The NFL's retirement board awarded disability payments to at least three former players after concluding that football caused their crippling brain injuries -- even as the league's top medical experts for years consistently denied any link between the sport and long-term brain damage.
The board paid at least $2 million in disability benefits to the players in the late 1990s and 2000s, documents obtained in a joint investigation by ESPN's "Outside the Lines" and PBS' "Frontline" show. The approvals were outlined in previously unpublished documents and medical records related to the 1999 disability claim of Hall of Fame center Mike Webster.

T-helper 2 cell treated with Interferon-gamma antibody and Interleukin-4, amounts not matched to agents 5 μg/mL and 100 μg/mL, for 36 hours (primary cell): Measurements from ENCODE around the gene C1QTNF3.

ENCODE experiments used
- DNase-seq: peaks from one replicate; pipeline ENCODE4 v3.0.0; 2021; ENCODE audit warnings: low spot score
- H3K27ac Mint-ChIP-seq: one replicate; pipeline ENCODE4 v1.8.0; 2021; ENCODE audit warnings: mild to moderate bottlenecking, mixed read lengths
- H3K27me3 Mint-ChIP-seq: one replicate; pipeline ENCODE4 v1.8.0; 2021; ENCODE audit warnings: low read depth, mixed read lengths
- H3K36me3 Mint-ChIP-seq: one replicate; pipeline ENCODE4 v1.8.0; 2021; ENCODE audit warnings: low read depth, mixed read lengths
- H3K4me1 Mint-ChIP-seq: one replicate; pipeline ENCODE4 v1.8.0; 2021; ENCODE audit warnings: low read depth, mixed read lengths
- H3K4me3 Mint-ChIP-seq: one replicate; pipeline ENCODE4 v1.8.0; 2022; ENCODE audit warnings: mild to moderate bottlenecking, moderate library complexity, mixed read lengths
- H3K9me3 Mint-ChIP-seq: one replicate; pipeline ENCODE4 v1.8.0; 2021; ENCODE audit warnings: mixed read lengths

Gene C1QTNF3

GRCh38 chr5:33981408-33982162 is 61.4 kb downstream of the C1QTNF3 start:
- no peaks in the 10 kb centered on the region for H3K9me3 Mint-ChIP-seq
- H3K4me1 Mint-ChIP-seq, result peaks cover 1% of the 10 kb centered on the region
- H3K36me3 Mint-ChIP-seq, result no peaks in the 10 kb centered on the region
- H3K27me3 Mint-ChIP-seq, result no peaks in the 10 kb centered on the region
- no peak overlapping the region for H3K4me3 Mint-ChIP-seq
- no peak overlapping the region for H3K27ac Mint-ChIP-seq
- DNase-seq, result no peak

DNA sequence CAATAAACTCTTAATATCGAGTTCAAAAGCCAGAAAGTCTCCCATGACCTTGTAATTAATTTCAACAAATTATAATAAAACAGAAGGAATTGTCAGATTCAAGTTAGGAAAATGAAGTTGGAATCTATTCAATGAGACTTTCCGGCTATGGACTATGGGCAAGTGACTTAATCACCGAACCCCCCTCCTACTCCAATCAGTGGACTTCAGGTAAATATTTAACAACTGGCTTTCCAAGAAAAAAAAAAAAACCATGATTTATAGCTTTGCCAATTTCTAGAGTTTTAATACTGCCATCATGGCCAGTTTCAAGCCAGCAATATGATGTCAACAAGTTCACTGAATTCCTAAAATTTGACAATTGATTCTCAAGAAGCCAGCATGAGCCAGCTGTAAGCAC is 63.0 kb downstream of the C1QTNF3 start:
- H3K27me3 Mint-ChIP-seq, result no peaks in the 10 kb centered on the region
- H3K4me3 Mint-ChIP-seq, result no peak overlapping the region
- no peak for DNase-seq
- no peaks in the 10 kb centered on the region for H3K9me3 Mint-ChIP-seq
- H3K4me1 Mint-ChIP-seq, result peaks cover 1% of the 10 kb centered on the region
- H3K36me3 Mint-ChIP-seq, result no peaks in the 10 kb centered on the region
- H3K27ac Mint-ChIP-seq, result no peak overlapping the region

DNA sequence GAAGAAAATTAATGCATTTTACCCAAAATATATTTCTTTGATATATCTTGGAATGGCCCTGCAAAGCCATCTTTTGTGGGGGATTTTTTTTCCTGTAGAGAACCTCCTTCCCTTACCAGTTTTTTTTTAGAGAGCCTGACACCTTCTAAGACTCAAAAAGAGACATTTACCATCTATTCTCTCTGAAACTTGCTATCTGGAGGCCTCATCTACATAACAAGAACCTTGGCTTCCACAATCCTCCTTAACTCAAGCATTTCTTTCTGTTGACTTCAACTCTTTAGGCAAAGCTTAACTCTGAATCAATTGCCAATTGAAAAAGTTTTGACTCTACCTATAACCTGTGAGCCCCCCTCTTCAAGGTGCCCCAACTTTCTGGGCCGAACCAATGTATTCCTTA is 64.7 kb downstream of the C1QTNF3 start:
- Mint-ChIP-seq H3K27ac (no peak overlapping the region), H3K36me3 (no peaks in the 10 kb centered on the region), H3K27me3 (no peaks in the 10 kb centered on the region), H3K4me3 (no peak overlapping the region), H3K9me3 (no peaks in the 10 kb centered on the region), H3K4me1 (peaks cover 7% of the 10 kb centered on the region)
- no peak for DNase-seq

The board's conclusion that Webster and other players suffered brain damage from playing in the NFL could be critical evidence in an expanding lawsuit against the league filed in the U.S. District Court in the Eastern District of Pennsylvania. The lawsuit, which involves nearly 4,000 former players, alleges that the NFL for years denied the risks of long-term brain damage and "propagated its own industry-funded and falsified research to support its position."